(JTA) — Esther Bejarano played music while she watched fellow Jews marched to their deaths, and then used it decades later to make sure the crimes she suffered and witnessed would never be repeated.
Bejarano, a member of the so-called Auschwitz orchestra, died peacefully Saturday at the Jewish hospital in Hamburg. She was 96.
On Sunday, crowds gathered at Platz der Bücherverbrennung in Hamburg, where she last performed, to honor her.
Bejarano, born Loewy, was born in 1924 in French-occupied Saarlouis, a town the Nazis reclaimed in 1935. After her sister and her parents were killed by Nazis, Bejarano was working hard labor at Auschwitz in 1943 when she heard there was a 40-woman orchestra at the camp and that they needed an accordionist. Trained as a pianist, she volunteered, although she did not know how to play the accordion.
The Nazi commandants established the orchestra to lull incoming Jews into false confidence. “You knew that they were going to be gassed, and all you could do was stand there and play,” she told Deutsche Welle in 2014.
She moved to Israel after the war and married and had children, and trained as a singer. She moved back to Germany in the 1970s, according to Deutsche Welle, because of her husband Nissim’s health. She chose Hamburg because she had no history with the city, although she could not help but wonder if passersby were among her persecutors.
“When I saw people who looked a bit older than me, I always wondered whether they had perhaps been the murderers of my parents and my sister,” she said.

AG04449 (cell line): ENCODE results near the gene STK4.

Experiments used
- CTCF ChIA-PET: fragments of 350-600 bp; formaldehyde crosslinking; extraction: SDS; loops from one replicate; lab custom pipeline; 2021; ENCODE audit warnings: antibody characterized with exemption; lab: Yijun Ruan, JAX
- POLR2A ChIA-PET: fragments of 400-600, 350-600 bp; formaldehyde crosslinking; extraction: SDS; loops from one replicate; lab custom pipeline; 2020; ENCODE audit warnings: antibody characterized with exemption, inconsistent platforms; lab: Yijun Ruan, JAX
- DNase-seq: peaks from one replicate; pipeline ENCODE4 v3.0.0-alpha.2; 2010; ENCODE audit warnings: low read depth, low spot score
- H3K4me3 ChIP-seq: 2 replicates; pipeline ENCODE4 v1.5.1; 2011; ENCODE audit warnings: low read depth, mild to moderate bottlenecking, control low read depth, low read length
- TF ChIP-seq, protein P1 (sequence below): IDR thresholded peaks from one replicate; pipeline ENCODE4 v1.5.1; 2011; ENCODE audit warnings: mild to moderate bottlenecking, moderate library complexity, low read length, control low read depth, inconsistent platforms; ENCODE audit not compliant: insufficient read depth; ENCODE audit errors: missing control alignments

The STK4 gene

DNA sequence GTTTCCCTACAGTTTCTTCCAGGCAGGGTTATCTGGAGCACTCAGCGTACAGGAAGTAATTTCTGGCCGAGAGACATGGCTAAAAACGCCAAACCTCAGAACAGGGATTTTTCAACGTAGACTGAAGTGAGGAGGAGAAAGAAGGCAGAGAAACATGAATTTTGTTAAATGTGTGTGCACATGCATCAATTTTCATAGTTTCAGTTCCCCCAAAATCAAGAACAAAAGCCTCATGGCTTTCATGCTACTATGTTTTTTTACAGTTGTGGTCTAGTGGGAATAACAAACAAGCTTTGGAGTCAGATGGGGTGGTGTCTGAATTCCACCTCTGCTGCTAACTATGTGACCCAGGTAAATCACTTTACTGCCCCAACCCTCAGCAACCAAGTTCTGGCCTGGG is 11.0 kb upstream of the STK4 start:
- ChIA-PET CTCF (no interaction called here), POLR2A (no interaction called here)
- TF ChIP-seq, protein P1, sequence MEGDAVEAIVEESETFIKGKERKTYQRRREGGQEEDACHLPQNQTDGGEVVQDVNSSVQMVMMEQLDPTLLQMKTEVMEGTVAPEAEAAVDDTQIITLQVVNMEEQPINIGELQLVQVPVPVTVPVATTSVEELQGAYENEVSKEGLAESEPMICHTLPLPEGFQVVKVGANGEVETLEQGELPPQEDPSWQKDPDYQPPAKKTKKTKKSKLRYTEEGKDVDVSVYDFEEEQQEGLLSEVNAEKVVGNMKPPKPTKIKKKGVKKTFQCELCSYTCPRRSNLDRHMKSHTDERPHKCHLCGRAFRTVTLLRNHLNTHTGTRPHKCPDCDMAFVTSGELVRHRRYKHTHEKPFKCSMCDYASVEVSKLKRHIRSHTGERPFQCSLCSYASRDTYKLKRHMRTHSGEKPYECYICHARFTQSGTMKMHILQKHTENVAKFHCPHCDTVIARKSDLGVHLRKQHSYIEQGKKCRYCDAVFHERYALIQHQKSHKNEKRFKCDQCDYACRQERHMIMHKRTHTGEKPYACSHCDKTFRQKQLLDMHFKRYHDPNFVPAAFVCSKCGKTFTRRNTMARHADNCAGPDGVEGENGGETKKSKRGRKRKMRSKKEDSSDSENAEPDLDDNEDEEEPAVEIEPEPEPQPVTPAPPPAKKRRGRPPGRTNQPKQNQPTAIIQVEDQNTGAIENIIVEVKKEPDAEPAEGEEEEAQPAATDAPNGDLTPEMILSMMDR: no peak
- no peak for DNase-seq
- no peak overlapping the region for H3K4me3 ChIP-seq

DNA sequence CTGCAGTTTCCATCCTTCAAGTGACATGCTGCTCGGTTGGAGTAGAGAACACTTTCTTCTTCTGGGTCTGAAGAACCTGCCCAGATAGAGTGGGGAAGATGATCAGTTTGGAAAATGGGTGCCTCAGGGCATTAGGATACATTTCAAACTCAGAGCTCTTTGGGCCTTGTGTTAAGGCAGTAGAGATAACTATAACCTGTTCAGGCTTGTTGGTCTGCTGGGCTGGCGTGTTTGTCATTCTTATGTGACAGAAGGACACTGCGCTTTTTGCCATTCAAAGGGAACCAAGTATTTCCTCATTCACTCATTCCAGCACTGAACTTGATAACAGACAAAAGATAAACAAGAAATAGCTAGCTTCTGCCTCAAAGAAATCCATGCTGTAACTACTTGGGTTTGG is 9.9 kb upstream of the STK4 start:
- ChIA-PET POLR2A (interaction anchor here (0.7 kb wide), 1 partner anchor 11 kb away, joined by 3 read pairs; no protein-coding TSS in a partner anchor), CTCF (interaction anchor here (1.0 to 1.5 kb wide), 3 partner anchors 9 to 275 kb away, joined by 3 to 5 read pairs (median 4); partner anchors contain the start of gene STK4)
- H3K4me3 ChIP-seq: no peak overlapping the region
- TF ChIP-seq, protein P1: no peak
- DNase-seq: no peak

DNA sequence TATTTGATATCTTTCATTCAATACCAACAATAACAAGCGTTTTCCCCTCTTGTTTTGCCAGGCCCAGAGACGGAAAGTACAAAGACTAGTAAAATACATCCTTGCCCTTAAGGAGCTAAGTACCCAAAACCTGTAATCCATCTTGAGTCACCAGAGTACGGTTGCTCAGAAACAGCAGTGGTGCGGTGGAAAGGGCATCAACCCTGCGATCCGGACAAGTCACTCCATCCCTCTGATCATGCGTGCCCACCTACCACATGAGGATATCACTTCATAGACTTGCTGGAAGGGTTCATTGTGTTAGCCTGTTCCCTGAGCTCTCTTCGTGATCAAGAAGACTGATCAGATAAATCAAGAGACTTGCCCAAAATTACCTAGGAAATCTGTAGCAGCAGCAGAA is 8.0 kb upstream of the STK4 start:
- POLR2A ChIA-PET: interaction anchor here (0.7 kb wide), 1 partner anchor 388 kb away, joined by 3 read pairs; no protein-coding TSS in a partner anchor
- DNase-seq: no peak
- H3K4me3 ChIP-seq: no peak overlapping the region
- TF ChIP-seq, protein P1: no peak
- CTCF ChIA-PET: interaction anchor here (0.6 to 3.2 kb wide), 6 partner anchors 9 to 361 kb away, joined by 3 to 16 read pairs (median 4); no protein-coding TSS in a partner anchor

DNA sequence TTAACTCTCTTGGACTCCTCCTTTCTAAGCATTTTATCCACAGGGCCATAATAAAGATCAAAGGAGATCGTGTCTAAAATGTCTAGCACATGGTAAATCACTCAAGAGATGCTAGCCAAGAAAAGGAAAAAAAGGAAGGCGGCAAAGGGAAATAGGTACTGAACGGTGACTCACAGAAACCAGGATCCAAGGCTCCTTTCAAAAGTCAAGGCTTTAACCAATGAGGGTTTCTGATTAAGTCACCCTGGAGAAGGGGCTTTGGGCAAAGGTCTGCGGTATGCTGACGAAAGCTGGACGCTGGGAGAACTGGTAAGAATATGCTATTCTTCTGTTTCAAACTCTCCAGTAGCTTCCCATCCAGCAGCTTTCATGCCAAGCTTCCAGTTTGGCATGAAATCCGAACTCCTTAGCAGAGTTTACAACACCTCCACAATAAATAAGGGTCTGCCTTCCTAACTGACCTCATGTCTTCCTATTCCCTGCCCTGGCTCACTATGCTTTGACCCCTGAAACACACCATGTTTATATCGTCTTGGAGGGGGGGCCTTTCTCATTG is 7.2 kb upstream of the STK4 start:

In 1986, alarmed by a resurgence of antisemitism in German, Bejarano helped found the Auschwitz committee to give survivors a platform to speak to youths and to media about their experiences.
“It is my revenge that I go to the schools, that I tell people what happened back then,” the BBC quoted her as saying. “So that nothing like that can ever happen again.”
She used music to spread the word. She formed a band called Coincidence, with her children, Edna and Joram, that played Yiddish melodies Jewish resistance songs. At times, she took up the accordion. In 2010, a popular German hip hop group, Microphone Mafia, approached her and asked her to team up to perform music with an anti-fascist message. Then 85, she readily agreed.
“It’s a clash of everything: age, culture, style,” Bejarano, told The Associated Press at the time. “But we all love music and share a common goal: we’re fighting against racism and discrimination.”
Bejarano criticized the settlement policies of recent Israeli governments, but said there was little room in Germany to articulate such complaints because of lingering Holocaust guilt.
She was a critic of Germany for not doing enough to stem attacks on the vulnerable, including immigrants, but was also beloved, receiving the country’s Order of Merit.
“We have suffered a great loss in her death,” the AP quoted German President Frank-Walter Steinmeier as saying.